Wednesday, 20 September 2017

Congratulations Jeremy Phillips!


Jeremy Phillips, the founder of the IP Finance Blog among many other blogs, was awarded the David Goldring Volunteer Award from Marques.  The Marques website describes the award:

David Goldring was instrumental in the launch of MARQUES, having been involved from the very start and participating in the steering committee that discussed the setting up of an association of trade mark owners in 1984.

A UK and European trade mark attorney, he held a law degree from University College, London and originally worked in-house for Allied Lyons, an FMCG company.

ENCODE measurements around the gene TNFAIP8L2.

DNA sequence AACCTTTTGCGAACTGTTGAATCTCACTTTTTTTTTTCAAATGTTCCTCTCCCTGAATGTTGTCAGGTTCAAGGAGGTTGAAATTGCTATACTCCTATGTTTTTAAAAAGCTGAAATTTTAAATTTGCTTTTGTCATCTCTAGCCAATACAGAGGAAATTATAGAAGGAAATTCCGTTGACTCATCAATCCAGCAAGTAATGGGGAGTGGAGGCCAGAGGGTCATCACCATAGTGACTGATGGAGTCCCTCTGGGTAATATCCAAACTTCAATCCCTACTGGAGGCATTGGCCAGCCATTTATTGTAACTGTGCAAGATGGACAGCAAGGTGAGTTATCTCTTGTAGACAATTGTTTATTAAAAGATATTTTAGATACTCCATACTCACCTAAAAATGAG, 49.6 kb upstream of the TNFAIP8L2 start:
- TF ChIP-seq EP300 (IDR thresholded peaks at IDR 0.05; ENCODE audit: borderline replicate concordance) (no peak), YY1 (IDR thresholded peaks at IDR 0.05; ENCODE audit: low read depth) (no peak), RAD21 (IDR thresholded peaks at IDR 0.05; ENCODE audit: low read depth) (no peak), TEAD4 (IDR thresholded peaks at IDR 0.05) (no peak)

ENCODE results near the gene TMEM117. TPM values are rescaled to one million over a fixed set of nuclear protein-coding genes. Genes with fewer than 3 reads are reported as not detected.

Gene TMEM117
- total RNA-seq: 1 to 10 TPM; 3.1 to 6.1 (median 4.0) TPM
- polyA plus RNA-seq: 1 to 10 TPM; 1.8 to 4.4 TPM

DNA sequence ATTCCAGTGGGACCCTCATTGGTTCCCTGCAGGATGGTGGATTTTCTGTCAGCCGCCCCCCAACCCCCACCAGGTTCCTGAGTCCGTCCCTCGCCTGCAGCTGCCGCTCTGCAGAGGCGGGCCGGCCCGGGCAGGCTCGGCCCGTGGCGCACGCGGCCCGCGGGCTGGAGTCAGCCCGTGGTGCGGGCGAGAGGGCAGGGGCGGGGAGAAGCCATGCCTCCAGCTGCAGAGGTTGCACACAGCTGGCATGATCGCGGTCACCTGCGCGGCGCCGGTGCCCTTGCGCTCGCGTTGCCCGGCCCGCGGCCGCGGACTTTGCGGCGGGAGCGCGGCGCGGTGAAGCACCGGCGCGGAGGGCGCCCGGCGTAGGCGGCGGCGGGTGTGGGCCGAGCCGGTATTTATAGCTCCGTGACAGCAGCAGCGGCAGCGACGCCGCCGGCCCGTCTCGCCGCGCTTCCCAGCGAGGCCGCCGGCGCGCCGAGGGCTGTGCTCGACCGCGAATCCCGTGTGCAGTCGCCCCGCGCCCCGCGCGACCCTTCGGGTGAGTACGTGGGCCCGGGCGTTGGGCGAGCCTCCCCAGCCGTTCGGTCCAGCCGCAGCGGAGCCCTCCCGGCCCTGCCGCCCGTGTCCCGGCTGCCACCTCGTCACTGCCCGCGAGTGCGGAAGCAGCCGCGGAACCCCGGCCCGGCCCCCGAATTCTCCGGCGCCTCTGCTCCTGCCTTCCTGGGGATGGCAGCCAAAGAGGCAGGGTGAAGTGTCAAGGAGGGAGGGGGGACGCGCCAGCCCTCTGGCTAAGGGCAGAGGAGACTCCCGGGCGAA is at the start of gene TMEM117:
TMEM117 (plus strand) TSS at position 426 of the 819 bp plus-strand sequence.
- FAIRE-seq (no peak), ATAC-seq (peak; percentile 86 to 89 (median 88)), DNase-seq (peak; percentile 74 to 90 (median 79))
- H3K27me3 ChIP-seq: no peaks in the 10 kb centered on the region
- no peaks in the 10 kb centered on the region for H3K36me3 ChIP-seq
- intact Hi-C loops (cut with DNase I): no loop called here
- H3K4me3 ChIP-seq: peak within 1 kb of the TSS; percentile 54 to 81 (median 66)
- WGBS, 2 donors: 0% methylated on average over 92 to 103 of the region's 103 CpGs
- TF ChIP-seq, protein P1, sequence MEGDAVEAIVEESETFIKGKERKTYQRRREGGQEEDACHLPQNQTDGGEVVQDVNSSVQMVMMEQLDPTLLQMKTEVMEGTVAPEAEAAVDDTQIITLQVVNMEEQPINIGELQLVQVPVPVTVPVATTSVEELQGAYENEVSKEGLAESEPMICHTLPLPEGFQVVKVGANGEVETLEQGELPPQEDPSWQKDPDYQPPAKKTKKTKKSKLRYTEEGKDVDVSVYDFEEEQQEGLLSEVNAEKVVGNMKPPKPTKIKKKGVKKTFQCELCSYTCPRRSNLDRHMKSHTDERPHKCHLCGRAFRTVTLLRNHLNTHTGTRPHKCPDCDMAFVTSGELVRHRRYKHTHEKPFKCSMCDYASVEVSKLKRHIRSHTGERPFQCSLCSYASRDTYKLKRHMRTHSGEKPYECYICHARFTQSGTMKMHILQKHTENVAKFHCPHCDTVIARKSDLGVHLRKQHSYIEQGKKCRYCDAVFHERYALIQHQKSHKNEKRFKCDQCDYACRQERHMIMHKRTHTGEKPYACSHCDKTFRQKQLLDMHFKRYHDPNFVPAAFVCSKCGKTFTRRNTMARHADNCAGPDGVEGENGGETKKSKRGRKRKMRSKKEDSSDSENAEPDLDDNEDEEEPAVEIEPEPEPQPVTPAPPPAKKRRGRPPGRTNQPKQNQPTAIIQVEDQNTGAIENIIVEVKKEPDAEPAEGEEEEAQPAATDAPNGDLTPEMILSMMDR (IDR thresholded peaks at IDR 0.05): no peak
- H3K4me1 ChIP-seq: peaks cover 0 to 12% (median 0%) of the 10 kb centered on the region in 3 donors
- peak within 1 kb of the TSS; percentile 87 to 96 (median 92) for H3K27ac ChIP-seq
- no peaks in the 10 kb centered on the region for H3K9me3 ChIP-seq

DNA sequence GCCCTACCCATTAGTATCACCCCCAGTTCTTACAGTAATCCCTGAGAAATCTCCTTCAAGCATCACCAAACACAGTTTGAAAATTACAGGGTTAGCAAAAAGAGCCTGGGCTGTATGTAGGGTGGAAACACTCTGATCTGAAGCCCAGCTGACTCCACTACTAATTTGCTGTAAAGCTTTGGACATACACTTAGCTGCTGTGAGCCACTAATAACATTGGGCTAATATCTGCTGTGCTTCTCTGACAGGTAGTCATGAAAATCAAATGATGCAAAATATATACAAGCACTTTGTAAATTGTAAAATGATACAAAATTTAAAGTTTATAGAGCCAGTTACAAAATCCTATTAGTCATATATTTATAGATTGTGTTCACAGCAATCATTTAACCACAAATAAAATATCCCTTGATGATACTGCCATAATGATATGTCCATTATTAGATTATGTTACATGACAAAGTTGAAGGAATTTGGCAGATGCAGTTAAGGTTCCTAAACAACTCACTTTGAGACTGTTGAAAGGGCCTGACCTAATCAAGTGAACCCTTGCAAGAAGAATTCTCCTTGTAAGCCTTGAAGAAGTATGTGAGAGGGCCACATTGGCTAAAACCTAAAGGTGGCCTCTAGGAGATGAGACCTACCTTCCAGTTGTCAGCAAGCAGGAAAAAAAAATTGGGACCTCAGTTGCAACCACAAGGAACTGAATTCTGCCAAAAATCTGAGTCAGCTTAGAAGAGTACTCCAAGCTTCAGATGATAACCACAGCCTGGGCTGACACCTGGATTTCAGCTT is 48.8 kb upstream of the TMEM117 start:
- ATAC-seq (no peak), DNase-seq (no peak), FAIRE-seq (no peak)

In 1991, he became head of UK operations for the Novagraaf Group (J.E. Evans-Jackson & Co) and in 2010, he set up his own firm, Oakleigh IP Services.

David joined the MARQUES Council in 1996 and in June 2003 was appointed Treasurer. He played a pivotal role not just in managing the Association’s finances and budget, but also in planning and researching the Annual Conferences. David was instrumental in almost all aspects of the development of MARQUES and the recognition which MARQUES enjoys today is traceable to his guidance.

David’s attendance and participation at MARQUES was exceptional, only missing one Annual Conference in thirty years. A very down-to-earth man, David particularly enjoyed engaging in debates with established friends and was always keen to welcome new delegates.